And if you ever searched on Google, bought a book from Amazon, watched a movie
on Netflix, or looked at your friend’s vacation pictures on Facebook, you’re an
open-source user."4

Misappropriation of Open Source

Like closed source
systems, open source systems are vulnerable to abuse. "Open", after all, means
open to everyone and open
source systems can be exploited by bad actors owing to the fact that their
licenses are not permitted to discriminate against persons or groups.5

Sustainability and Wealth Inequality

With so much of our information infrastructure relying on open source
software, there is growing concern about open source sustainability. As analyst
Danny Crichton observes, "Open
source maintainers are exhausted and rarely paid.
Engineers around the world pour their sweat and, frankly, their hearts into
these passion projects that undergird all software in the modern internet
economy. In exchange, they ask for nothing in return except for recognition and
help in keeping their projects alive and improving them."6

This spirit
of volunteerism may change as open source contributors realize that they are, in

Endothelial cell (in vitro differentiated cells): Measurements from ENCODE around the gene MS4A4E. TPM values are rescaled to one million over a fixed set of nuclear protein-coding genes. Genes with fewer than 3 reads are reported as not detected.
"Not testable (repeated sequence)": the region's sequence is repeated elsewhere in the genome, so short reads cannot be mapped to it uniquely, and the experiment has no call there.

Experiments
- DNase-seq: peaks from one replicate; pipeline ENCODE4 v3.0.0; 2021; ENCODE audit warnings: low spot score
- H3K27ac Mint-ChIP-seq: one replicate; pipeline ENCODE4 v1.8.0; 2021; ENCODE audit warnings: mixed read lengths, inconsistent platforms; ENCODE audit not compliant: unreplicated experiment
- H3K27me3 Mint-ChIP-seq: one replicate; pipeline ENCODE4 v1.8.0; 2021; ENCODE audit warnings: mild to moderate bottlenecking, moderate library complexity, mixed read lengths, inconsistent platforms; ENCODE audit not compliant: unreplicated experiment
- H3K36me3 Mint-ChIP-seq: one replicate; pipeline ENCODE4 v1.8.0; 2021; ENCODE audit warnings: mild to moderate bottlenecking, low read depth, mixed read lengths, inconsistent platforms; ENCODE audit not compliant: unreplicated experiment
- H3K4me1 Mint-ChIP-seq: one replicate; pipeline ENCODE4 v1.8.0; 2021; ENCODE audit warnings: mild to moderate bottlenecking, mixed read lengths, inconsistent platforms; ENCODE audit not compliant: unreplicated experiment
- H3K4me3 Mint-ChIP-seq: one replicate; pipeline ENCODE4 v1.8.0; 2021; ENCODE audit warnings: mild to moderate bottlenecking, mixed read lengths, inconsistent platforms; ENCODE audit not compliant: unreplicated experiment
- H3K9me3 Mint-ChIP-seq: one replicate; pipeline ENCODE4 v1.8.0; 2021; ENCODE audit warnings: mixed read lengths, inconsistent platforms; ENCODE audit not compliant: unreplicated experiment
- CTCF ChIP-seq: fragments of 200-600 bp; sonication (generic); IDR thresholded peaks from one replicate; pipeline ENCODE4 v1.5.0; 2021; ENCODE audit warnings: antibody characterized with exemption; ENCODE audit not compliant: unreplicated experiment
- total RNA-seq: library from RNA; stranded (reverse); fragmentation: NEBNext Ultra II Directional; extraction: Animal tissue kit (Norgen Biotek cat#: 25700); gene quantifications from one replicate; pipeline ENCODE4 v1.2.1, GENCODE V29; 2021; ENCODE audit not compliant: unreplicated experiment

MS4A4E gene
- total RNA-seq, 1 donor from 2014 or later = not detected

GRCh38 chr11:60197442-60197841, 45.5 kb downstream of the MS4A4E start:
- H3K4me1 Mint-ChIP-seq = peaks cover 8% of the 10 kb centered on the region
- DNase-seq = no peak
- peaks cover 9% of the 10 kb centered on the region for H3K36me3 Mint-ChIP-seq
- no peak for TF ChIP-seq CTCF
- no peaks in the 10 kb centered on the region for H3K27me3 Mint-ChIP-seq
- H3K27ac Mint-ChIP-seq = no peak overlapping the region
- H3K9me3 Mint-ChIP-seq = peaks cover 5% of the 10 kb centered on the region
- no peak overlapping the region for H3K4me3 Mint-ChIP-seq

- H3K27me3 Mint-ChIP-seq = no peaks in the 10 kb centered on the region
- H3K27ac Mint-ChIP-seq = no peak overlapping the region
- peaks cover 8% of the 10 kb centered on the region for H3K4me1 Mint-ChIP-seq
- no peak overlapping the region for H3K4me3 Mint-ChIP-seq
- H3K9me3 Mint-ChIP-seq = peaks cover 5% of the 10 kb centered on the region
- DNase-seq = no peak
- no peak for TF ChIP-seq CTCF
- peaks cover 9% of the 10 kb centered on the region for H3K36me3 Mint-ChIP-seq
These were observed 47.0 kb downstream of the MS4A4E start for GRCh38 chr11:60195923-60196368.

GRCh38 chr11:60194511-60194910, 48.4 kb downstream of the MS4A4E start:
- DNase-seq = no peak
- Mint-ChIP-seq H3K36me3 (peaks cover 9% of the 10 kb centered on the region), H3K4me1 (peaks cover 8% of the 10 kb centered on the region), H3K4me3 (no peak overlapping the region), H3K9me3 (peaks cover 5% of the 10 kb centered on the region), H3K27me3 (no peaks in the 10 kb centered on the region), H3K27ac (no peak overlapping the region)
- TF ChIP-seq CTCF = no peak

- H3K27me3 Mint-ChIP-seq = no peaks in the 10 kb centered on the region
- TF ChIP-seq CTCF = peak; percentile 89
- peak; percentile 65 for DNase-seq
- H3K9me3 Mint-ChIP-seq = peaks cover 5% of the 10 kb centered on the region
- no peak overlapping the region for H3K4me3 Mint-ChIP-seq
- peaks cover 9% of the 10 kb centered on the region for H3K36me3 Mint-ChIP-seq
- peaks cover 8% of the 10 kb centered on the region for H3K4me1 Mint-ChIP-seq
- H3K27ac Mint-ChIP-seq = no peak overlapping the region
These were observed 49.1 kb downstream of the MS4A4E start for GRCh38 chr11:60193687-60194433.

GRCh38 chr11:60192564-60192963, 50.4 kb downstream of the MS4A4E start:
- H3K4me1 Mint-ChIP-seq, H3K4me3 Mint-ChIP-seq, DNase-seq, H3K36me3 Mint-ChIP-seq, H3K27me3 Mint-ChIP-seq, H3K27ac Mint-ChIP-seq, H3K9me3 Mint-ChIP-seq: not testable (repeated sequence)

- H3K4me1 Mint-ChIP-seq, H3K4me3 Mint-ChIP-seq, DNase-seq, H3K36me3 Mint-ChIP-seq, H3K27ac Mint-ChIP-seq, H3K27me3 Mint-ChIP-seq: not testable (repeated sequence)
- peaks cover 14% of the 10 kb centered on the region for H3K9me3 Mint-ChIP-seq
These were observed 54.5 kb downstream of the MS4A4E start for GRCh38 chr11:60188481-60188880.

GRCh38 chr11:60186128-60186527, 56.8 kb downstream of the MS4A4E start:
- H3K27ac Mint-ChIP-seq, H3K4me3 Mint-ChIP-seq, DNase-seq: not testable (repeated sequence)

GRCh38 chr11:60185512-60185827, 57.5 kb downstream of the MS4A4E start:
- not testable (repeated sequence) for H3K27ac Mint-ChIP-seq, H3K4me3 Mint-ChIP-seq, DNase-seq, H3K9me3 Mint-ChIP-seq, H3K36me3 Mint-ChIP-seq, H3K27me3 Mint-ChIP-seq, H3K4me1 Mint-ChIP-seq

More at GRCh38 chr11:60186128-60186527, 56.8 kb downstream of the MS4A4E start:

effect, unpaid employees of giant tech companies like Microsoft and Google. As
analyst John Mark explains, open source was supposed to "[undermine]
entrenched monopoly powers and [establish] a more equitable approach to building
wealth around the tools that would power humanity in the 21st
century. It was about the democratization of software and would smash what we
then called the ‘digital divide.’ That premise was entirely false. [Not] only
did open source not stem or stall the redistribution of wealth and power
upwards, but rather it aided and abetted the redistribution of wealth and power


Amazon, Google, and Facebook "built their entire business model on open source
software, and they have paid very little in license fees to software vendors.
That’s their secret. They all applied the lesson very early on that the way you
build profitable businesses is to start with a foundation of open source
software, hire a team of smart engineers, and build your way to glory." After a